5. Schedule Computer Restarts

Windows 10 allows you to schedule a specific time for your computer to restart if there are pending updates that require a reboot.

To set a time, open settings from the start menu, then head to Updates and Recovery > Windows Update. Click on “Advanced Options.” From the drop down menu at the top, you can ask Windows either to install updates automatically, or to notify you to schedule a restart whenever updates become available.

6. Nifty Command Prompt tools

For users of Command Prompt, Windows 10 comes with some nifty new features. Users now have the ability to copy and paste text inside the command prompt using the common shortcuts Crtl + C and Crtl + V.

To activate these console tools, open the command prompt. Right-click its title bar, then select properties. The new features can be enabled from the “Edit Options” section of the Options tab.

7. GodMode

Yes, Windows has a GodMode. A hidden gem for Windows power users, activating it unveils a menu that draws all of your system’s settings and configuration options together into a single folder.

To activate GodMode, create a new folder and rename it to the following:


The “GodMode” portion of text before the full stop can be renamed to whatever you choose.

8. Website Annotations and Reading List

RIP Internet explorer. You… probably won’t be missed. With the death of Internet Explorer, Windows 10 introduces Microsoft’s brand new browser, Microsoft Edge. Though still a little rough around the edges and missing support for extensions (which will hopefully be introduced soon), the new browser has some interesting and innovative features that make it a compelling option worth checking out.

For instance, there is a built-in note-taking mode that makes it easy to annotate and save annotated versions of webpages.

There is also a reading mode that removes distracting content from webpages to make it easy to read articles.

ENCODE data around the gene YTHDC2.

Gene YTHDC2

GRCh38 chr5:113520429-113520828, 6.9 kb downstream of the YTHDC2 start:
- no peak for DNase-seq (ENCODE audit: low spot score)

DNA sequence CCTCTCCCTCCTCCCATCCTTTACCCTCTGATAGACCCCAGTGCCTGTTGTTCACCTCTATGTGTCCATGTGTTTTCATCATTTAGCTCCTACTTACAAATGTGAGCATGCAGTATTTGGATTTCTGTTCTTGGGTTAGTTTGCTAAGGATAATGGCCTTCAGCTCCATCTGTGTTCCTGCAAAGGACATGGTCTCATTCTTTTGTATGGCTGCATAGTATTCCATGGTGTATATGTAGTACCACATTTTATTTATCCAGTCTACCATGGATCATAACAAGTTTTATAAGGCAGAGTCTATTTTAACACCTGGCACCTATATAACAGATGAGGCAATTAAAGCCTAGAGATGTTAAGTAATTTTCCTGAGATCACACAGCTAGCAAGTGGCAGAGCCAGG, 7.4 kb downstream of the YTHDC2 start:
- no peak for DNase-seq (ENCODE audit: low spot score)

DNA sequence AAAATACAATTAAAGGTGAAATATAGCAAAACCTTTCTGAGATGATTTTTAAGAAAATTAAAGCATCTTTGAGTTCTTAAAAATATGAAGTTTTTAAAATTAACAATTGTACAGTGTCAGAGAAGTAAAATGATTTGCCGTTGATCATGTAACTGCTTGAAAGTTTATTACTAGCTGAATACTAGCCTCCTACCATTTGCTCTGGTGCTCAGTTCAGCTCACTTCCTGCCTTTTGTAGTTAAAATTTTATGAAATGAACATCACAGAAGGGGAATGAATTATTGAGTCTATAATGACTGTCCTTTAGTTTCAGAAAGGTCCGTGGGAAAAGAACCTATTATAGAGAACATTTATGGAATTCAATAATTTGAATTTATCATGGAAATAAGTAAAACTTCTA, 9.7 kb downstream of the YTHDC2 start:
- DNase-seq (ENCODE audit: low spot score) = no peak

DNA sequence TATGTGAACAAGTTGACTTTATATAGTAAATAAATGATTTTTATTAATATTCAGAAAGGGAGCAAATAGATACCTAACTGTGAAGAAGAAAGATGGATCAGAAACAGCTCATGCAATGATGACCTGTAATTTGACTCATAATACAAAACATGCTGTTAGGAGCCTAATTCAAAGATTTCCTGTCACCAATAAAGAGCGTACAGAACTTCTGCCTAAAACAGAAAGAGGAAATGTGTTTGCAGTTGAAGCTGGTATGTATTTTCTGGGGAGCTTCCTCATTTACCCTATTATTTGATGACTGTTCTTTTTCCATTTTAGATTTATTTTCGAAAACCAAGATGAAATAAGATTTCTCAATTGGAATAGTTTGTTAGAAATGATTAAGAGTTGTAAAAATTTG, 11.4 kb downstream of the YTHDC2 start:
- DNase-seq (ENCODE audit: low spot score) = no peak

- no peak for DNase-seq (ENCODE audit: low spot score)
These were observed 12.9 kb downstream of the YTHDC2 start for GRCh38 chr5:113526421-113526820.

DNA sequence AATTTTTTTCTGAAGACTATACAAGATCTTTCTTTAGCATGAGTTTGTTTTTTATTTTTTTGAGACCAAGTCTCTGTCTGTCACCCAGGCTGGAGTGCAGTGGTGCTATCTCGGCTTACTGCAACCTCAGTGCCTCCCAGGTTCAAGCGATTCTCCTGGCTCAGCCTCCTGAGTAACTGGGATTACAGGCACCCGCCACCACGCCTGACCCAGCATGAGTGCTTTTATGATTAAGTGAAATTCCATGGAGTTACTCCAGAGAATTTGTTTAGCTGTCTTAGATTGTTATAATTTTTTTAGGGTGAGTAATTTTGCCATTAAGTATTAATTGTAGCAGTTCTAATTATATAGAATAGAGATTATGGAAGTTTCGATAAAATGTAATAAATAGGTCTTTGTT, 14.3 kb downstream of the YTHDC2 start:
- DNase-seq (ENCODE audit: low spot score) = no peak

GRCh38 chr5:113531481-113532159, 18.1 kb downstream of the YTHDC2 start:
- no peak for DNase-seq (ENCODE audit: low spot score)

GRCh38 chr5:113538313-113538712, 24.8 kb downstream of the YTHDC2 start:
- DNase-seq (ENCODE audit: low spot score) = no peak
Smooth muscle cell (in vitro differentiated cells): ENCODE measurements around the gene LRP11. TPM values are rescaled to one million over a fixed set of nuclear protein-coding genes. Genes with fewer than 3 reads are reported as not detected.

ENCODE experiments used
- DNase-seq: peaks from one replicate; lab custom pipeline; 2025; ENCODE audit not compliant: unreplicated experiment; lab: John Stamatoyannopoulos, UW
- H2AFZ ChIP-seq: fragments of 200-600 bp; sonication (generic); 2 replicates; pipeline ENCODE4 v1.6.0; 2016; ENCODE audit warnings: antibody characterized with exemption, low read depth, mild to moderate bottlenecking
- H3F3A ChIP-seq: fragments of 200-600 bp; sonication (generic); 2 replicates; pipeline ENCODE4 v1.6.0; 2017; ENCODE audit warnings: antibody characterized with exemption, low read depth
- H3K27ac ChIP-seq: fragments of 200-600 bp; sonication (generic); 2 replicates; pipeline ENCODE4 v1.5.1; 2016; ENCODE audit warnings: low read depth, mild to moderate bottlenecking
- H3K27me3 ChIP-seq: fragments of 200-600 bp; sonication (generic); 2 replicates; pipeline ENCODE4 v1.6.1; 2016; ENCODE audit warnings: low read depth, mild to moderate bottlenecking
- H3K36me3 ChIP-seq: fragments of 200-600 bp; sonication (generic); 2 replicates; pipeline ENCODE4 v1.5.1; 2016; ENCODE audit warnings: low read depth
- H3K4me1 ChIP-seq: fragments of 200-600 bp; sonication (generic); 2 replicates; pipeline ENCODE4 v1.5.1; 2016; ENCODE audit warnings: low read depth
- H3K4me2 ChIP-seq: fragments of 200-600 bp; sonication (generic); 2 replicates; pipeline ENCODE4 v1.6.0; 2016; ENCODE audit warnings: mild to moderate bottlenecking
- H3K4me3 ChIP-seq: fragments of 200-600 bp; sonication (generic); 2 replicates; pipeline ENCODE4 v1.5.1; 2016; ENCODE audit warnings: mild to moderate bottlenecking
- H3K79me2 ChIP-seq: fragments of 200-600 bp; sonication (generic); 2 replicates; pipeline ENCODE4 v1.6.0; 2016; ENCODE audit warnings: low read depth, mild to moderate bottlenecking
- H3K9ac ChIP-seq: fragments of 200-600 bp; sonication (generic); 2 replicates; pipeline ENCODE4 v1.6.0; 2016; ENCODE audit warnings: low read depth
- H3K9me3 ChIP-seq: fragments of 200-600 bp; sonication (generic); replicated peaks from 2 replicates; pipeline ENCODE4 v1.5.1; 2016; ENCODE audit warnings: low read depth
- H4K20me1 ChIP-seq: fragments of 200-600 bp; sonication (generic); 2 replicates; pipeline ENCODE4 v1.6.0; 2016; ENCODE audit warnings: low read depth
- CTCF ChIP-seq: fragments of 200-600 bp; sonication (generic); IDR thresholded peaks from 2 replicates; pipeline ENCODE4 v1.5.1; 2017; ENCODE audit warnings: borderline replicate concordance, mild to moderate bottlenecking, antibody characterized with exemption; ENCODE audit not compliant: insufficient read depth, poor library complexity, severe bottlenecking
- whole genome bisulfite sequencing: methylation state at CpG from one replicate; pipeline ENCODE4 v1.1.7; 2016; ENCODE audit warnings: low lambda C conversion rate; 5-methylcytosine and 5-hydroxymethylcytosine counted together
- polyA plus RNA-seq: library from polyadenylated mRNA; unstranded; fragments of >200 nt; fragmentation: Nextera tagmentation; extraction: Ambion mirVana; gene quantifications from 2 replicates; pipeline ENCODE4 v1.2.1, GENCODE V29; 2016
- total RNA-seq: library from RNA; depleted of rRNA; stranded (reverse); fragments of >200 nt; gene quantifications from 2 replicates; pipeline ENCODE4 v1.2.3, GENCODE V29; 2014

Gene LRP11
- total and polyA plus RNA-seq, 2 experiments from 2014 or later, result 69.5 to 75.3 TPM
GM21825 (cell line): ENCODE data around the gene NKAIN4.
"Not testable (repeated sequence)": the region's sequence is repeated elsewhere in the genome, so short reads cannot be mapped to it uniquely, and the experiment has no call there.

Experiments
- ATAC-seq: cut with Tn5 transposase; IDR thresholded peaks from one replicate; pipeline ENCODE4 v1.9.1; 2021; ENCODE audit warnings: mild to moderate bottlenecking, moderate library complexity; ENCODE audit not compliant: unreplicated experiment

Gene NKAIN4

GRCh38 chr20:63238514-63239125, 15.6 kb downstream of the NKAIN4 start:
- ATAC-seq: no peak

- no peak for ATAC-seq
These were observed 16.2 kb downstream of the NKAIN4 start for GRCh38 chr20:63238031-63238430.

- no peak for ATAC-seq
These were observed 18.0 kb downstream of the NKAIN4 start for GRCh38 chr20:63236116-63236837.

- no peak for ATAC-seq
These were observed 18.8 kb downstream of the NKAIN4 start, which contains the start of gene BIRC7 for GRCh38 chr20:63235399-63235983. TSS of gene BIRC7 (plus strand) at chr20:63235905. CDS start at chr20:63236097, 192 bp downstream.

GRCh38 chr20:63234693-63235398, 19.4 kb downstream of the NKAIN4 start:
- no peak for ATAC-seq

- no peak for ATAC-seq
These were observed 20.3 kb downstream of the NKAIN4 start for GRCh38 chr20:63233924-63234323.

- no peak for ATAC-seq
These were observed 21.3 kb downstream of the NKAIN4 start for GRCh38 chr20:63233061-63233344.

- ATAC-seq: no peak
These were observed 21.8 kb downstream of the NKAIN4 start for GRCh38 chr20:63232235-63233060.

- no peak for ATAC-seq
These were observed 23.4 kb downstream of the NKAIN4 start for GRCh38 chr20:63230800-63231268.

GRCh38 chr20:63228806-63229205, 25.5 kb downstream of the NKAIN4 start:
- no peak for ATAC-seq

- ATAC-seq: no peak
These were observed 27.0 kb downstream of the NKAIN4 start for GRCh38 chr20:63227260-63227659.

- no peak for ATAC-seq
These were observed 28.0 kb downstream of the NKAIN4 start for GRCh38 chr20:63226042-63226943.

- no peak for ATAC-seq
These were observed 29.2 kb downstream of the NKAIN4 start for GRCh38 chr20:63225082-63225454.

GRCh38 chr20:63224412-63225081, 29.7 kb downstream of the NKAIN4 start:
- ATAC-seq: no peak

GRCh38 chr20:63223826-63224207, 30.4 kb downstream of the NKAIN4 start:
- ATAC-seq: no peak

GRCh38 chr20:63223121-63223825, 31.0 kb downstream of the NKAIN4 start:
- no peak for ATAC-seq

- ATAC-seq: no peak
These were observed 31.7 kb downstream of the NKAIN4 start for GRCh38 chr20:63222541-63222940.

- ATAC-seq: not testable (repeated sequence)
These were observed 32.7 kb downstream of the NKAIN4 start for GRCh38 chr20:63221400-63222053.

Cortana also makes her presence known – select anything, be it text or an image, and right-clicking will give you the option to “Ask Cortana” which will bring up a sidebar with relevant search results.


9. Native “Print as PDF” Option

Windows 10 finally includes a native option to “Print to PDF”. Previously, users have been forced to rely on third-party tools such as CutePDF to achieve this. Now however, all Windows apps and programs offer print to PDF as a standard printing option.



10. Background Scrolling

This is one feature that I really did welcome with open arms. A longstanding frustration with previous versions of windows was that if you hovered your mouse over an inactive window and attempted to use the scroll wheel, nothing would happen – even if the window was visible.

Thankfully, Windows 10 now (by default) supports the ability to scroll through inactive windows when you hover over them. If you ever find yourself missing how it feels to be annoyed and want to turn this helpful feature off, you can do so by heading to Settings > Devices > Mouse and Touchpad.

That wraps up my Top 10 helpful tips and new features you can find in Windows 10. I hope you found at least one of the tips or features mentioned above useful. If you have any tips you want to share or think you know about something I missed, please comment below!